Accessing the Camelot online channel of the lottery, the woman won GBP 7,000. When she attempted to claim her winnings with the Interactive Customer Care Unit, she was instructed to provide a plethora of personal details. After explaining to a representative that she was in Spain, she was told there was a problem and promised a return phone call.
After some time with no call back, the woman made a second attempt to claim her winnings. It was then that Rebecca Renshaw, Head of Player Services, informed the woman that she would not be paid, as she had breached Spanish law when she entered the lottery from her vacation home. According to Renshaw, the Camelot National Lottery was not within their legal rights to pay out on her winnings, and that the company would not make an exception.
Undoubtedly frustrated, the woman searched through 120 pages of the company’s regulations where she discovered a section entitled, “Can I play from overseas?” There she discovered that when playing outside of the UK, gamers were to abide by the laws on the country that they are in. In some cases, the country forbade participants to gamble online. Spain was one of these countries.
Another section under the heading, “US/other jurisdictions,” explained that when playing the lottery in jurisdictions where online casino gambling is unlawful, participants would not be able to collect their prize.
Santiago Aseni, a legal consultant, advised the woman of a bill in the making which would allow for online gambling regulation in countries within the European Union. Until then, howeber, he explained that Spain was within its rights to prohibit this form of gambling.
InfoPowa suggests that this incident serve as a warning to online lottery players. “The tale is a cautionary one for Brits overseas who use the Internet to gambling on the UK National Lottery, and the deprived woman warns that this disqualification pitfall should be more clearly flagged by lottery officials. She speculated that there must be hundreds of expats living in Spain or spending certain periods of the year on holiday in the country like herself, who continue to take a punt on the lottery thanks to the wonders of the Internet, quite oblivious to the fact that they will not be able to benefit if they enjoy good fortune.”
by Hillary LaClair, Senior Editor
December 3, 2008
The southern Chinese city of Nanchang has announced new requirements for its internet cafes which will make access to online casinos more difficult for its users. With cafes instructed to install a Chinese developed operating system, concerns have mounted over “cyber-snooping” by authorities.
According to the Associated Press, the new rules were implemented one month ago, although never officially announced. The use of the new program was made in response to a pirated software said Hu Shenghua, a spokesperson for the Culture Bureau in Nanchang.
The enforcement of this new rule will force internet café owners to remove any unlicensed software and replace it with copies of either Microsoft Windows or Chinese-developed Red Flag Linux operating system – with a fee to top it off.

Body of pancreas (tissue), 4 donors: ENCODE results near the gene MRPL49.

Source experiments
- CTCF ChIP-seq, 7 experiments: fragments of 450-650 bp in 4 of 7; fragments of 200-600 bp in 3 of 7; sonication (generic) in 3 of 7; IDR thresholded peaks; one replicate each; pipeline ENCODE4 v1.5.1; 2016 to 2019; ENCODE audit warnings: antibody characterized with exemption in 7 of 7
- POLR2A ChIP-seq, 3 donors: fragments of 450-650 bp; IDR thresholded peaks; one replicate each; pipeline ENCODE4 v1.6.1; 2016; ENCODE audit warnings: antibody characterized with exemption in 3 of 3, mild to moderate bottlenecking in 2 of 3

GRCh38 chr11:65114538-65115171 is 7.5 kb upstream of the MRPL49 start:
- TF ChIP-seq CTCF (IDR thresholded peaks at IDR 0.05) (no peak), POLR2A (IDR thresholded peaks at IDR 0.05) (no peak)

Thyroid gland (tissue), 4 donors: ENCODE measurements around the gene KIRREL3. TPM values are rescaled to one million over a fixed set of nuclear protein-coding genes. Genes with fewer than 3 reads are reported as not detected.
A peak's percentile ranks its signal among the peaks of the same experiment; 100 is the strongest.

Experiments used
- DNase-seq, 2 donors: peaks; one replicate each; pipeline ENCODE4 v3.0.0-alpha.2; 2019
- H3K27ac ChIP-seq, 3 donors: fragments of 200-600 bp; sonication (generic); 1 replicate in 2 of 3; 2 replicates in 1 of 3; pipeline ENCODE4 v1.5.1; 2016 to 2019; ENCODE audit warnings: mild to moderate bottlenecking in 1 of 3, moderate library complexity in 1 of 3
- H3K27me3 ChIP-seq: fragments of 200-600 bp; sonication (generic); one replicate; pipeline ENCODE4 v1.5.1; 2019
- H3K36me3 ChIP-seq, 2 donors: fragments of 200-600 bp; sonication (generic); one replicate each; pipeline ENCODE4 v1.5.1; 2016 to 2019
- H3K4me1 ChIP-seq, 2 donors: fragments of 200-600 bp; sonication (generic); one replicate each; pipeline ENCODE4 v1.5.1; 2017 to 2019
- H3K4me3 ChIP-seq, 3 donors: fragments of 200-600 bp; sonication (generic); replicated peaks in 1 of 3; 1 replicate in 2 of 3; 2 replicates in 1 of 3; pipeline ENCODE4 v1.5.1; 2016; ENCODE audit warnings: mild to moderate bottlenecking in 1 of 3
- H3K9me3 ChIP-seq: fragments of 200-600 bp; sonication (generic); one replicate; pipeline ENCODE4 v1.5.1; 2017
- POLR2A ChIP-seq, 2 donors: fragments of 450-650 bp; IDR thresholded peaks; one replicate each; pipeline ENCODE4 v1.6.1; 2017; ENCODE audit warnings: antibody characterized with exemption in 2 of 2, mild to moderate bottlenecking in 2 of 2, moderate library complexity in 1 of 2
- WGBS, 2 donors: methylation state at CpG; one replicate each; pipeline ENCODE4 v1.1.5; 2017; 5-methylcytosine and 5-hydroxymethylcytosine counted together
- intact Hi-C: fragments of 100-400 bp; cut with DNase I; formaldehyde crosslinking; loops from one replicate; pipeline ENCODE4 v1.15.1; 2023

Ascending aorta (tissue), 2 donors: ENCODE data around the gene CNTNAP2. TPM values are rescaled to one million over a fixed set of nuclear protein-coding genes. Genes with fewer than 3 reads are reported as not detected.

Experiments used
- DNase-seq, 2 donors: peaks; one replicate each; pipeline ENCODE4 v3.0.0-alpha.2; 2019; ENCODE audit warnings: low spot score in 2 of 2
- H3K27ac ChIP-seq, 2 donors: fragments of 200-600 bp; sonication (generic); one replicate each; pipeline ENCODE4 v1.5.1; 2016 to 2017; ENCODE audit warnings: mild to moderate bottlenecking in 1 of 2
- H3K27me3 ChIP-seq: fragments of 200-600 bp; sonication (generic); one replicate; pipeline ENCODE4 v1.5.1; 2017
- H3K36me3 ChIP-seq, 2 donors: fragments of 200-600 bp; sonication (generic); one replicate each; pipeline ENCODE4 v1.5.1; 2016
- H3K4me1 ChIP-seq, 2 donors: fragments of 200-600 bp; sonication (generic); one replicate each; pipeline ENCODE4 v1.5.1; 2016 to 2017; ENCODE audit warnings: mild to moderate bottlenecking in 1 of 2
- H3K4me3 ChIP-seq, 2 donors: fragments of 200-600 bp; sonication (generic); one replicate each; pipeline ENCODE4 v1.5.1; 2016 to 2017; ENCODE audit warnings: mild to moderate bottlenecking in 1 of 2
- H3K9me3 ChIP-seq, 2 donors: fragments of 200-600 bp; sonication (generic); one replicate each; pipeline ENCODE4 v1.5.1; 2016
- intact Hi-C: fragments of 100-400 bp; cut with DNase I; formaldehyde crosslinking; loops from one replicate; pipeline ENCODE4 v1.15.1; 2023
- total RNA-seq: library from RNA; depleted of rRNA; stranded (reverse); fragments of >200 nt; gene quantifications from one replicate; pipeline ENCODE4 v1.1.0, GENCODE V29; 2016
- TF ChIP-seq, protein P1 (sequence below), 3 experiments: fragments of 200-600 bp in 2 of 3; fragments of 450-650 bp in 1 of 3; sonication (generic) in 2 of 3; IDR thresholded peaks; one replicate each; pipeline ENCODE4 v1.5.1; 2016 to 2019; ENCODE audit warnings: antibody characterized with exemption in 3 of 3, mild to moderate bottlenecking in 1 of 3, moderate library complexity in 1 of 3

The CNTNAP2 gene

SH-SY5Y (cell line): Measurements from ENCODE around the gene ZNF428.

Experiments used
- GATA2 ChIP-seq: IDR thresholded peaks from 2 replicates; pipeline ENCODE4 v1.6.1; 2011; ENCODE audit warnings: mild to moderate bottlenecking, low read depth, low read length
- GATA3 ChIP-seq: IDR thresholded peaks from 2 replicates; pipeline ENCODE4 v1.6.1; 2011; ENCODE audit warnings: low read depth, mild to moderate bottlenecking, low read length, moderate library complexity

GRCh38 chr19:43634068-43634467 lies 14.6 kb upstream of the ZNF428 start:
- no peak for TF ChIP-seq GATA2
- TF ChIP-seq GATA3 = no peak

The Associated press says otherwise, claiming that even users who had authorized copies of Windows installed on their computers were forced to install Red Flag Linux. The AP quoted Xiao Qiang, director of the China Internet Project who said that the new rules would help authorities snoop on internet cafes that “now operate on the margins of the law.”
Those who access Chinese internet cafes are already required to register with identification cards. No matter where the internet is accessed, Chinese specialists patrol internet content, searching for content that they feel is politically subversive or related to online casino gambling, pornography or other sources of inappropriate content.
One Chinese internet café owner told the Associated Press that officials came to his establishment demanding that he replace the pirated software previously used. The owner claims that the new regulations had “dramatically” increased his business costs, but that the operating system was praised for having improved performance.
China has the largest concentration of internet users, pegged at 253 million.
“It makes sense for internet cafés are to use [Red Flag] because of their high user traffic and the system’s safeguards against viruses, “ said Fan Hongguan, a spokesman for Red Flag.
The company’s About Us section reads, “ With the continuous progress of computer and network technologies, the productivity has reached a new level. The birth of Linux has further triggered a revolution of open source and freedom. Today, Red Flag Software Co., Ltd. (Red Flag Software), the largest and most rapidly developed Linux vendor in China, is emerging as part of the leading force of this revolution. By providing high quality Linux related products and services, Red Flag Software brings a new computing experience to customers, helps enterprise to stay ahead of the competition, and transforms the Linux technologies and the spirit of open source into the business value of customers.